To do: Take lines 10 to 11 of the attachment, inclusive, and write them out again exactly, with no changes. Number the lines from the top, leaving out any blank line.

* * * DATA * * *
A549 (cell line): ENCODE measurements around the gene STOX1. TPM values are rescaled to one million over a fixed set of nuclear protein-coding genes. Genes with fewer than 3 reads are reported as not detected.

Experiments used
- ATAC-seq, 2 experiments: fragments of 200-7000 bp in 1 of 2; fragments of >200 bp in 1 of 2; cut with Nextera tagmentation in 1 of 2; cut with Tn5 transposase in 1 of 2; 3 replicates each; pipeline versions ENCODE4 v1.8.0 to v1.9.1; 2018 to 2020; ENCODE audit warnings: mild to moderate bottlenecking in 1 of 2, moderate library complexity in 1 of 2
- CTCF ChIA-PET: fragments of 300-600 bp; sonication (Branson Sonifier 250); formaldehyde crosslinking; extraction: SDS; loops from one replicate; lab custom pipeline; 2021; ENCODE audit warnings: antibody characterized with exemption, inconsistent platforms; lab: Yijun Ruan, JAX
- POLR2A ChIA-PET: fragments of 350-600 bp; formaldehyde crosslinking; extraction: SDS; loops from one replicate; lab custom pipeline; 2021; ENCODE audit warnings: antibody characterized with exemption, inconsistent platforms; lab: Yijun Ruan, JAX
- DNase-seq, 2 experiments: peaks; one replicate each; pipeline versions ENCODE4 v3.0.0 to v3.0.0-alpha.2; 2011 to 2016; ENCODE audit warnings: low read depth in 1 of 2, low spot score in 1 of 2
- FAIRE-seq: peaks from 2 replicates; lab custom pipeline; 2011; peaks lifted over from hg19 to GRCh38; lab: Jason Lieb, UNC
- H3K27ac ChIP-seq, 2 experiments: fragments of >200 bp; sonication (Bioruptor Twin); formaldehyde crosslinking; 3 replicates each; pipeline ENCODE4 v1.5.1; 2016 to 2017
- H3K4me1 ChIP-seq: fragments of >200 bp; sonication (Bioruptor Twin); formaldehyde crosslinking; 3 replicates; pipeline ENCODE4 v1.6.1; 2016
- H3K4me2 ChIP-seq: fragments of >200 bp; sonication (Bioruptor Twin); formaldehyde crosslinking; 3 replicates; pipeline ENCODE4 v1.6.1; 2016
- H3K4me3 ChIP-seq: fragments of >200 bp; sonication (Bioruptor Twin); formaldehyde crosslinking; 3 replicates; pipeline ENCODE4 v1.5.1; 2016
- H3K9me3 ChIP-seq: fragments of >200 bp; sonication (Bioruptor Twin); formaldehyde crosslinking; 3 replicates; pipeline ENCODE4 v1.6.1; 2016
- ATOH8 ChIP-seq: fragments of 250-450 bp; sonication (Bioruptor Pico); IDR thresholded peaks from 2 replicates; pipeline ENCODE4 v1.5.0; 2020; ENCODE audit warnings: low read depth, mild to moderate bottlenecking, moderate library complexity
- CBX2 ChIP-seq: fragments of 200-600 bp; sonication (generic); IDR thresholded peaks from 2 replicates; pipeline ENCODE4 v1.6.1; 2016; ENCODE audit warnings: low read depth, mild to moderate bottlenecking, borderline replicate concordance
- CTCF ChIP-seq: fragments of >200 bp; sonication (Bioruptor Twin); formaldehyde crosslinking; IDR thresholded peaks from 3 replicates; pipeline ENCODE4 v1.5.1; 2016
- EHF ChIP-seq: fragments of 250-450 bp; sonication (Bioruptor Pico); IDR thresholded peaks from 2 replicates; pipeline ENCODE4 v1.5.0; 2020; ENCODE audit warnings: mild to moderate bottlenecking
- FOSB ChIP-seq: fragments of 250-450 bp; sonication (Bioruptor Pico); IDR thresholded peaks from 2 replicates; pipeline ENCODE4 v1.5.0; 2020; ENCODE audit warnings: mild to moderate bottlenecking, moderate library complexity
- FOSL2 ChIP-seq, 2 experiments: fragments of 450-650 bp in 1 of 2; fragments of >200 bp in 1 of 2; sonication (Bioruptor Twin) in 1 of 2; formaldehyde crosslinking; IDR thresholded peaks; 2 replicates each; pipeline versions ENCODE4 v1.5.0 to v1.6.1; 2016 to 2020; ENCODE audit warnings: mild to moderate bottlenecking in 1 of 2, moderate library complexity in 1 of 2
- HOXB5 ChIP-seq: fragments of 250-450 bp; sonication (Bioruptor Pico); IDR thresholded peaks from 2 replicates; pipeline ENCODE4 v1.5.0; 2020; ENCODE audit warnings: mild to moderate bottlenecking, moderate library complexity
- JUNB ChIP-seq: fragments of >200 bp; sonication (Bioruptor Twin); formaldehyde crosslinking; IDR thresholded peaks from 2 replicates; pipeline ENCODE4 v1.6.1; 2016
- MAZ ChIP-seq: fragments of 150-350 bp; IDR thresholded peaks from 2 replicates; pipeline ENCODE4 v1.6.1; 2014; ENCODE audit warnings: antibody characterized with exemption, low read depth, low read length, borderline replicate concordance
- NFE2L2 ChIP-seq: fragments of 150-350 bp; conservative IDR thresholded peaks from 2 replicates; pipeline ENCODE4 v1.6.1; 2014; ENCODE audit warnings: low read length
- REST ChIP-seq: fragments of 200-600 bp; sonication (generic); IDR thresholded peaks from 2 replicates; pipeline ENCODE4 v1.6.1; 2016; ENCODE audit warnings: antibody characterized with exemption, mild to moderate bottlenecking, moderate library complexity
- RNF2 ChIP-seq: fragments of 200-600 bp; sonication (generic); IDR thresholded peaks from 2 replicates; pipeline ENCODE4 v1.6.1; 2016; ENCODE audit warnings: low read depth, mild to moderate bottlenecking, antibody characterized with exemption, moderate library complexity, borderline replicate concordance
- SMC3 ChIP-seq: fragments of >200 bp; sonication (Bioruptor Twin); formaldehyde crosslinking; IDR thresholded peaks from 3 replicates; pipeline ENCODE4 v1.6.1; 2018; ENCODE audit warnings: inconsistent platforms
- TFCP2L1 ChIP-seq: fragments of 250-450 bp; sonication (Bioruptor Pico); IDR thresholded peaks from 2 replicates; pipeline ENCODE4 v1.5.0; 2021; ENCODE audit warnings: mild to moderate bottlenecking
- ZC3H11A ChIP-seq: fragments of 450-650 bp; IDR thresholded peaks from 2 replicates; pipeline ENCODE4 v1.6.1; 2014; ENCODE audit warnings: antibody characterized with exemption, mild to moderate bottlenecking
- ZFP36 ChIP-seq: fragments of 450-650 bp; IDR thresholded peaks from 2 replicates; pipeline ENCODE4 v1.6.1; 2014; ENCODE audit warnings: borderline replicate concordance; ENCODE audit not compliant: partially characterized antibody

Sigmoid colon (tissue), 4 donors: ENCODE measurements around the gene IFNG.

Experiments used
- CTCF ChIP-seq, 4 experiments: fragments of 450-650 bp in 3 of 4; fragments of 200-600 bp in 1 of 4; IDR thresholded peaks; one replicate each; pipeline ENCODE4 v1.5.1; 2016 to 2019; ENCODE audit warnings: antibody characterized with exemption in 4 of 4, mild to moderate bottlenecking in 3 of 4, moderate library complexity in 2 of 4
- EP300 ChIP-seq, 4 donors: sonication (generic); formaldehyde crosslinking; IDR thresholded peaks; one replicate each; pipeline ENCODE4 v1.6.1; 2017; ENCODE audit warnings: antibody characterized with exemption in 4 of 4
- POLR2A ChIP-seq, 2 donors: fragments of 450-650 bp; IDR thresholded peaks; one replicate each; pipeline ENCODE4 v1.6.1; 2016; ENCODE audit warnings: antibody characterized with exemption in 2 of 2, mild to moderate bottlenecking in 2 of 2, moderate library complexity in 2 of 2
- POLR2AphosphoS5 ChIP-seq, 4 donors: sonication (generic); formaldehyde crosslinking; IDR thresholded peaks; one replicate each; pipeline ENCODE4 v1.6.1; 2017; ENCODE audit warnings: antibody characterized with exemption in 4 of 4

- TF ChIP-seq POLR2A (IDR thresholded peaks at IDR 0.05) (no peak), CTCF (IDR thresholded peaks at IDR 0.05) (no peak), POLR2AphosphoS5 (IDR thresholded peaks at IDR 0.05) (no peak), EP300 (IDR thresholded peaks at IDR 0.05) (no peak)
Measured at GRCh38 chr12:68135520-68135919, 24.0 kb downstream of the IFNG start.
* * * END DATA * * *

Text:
- H3K4me2 ChIP-seq: fragments of >200 bp; sonication (Bioruptor Twin); formaldehyde crosslinking; 3 replicates; pipeline ENCODE4 v1.6.1; 2016
- H3K4me3 ChIP-seq: fragments of >200 bp; sonication (Bioruptor Twin); formaldehyde crosslinking; 3 replicates; pipeline ENCODE4 v1.5.1; 2016